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When Deadmarsh Is Out, It’s Royal Pain for Kings

This relationship between Adam Deadmarsh and the Kings could really work.

He already scored one of the most important goals in King history--certainly of recent times--when he finished off Detroit in the playoffs last May.

He is tied for the team’s scoring lead this season, averaging about a point per game.

King Coach Andy Murray loves Deadmarsh’s style. He calls his game a “what-you-see-is-what-you-get-type game.”

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The problem is, lately, Deadmarsh has been a now-you-see-him, now-you-don’t player.

He has missed about a fourth of the young season, including the past four games, with injuries. Last season he played in only 57 games with Colorado and the Kings, when the medical chart read: bruised hand, concussion, swollen eye, hurt knee. It sounds like a list of old battle sites.

It began in the pre-season this time, and he had to miss opening night because of a groin injury. He also has suffered a broken hand and he’s missed the past four games because of an abdominal strain.

“Sometimes I find myself in positions where I’m getting hurt a lot,” Deadmarsh said. “I don’t know why it is. It just happens to be in this last year or so. I never really got hurt much before that.”

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He played in at least 71 games in four of his first five seasons (and 66 in the other).

But if there’s a season to avoid injuries, this is it. Deadmarsh is up for a spot on the U.S. Olympic team. He was invited to the team’s orientation camp last summer, but he was not one of the 15 players already named to the team.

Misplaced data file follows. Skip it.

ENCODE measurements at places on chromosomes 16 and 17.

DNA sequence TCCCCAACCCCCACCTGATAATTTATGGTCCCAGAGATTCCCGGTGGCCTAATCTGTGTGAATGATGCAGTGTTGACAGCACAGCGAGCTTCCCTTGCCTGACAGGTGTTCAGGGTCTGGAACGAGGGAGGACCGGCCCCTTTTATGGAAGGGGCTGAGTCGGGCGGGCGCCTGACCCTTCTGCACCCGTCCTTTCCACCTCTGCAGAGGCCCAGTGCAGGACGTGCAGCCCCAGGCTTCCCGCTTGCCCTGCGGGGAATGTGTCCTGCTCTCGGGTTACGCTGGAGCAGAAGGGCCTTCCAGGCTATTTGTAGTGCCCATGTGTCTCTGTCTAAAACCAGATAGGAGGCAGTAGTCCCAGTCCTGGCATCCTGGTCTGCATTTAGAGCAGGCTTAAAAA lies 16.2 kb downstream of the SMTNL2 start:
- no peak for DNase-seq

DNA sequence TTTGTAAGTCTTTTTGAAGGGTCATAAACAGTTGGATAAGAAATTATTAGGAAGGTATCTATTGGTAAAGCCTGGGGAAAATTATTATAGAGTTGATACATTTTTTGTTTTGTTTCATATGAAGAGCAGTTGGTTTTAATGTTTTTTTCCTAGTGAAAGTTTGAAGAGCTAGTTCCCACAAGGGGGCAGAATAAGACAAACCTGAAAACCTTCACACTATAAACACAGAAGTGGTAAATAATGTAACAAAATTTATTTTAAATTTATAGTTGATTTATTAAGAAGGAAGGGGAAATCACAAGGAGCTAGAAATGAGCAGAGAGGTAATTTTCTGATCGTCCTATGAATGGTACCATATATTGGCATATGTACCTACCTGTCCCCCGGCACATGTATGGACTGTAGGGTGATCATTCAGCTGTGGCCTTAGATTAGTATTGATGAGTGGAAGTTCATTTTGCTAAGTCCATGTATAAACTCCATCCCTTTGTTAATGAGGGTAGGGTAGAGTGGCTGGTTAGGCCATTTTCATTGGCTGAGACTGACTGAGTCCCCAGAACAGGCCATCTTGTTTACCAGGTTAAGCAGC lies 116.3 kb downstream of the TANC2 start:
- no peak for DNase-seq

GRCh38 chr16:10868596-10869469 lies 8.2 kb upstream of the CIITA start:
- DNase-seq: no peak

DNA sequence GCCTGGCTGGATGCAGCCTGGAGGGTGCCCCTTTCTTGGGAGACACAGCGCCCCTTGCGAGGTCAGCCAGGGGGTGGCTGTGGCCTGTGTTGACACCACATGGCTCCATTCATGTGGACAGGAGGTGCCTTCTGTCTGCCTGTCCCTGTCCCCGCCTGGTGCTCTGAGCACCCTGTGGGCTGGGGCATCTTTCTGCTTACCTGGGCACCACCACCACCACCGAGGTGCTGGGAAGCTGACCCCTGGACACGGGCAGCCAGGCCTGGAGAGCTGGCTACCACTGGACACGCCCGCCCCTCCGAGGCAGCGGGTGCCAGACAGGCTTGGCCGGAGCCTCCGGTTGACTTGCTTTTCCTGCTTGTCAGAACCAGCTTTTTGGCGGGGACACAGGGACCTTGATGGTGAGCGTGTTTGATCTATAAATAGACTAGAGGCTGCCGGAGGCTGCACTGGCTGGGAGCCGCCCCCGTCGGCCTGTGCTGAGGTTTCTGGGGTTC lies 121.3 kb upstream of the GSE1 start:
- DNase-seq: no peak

He said if one of the eight remaining roster spots is given to him he won’t turn it down to keep his body fresh for the NHL season.

“Absolutely not,” said Deadmarsh, who was on the U.S. team in Nagano in 1998. “If I was picked to play, I’d be there. It’s such an honor to play in the Olympics. If I was given the chance, I’d definitely take it.”

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That’s a different take than his former teammate in Colorado, goaltender Patrick Roy. He recently said he would not play for Team Canada because he wants to focus on the Avalanche’s season. That caused a small furor among Canadian columnists, who called Roy selfish and speculated that he didn’t want to play because team officials wouldn’t hand him the No. 1 goalie spot.

“I don’t know what his reasoning was,” said Deadmarsh. “Because he wanted to rest up? I know Patty. He’s an honest guy. He says it how he feels; if that’s what he says, then that’s what he believes. You have to respect his decision. He’s been in the league a long time. If that’s the way he feels, that’s the way it is.”

Deadmarsh was born in Canada and has dual citizenship; his father is Canadian, his mother is American. But he has played for American teams in international competition since he was 16 and the United States asked him to play in the World Juniors competition.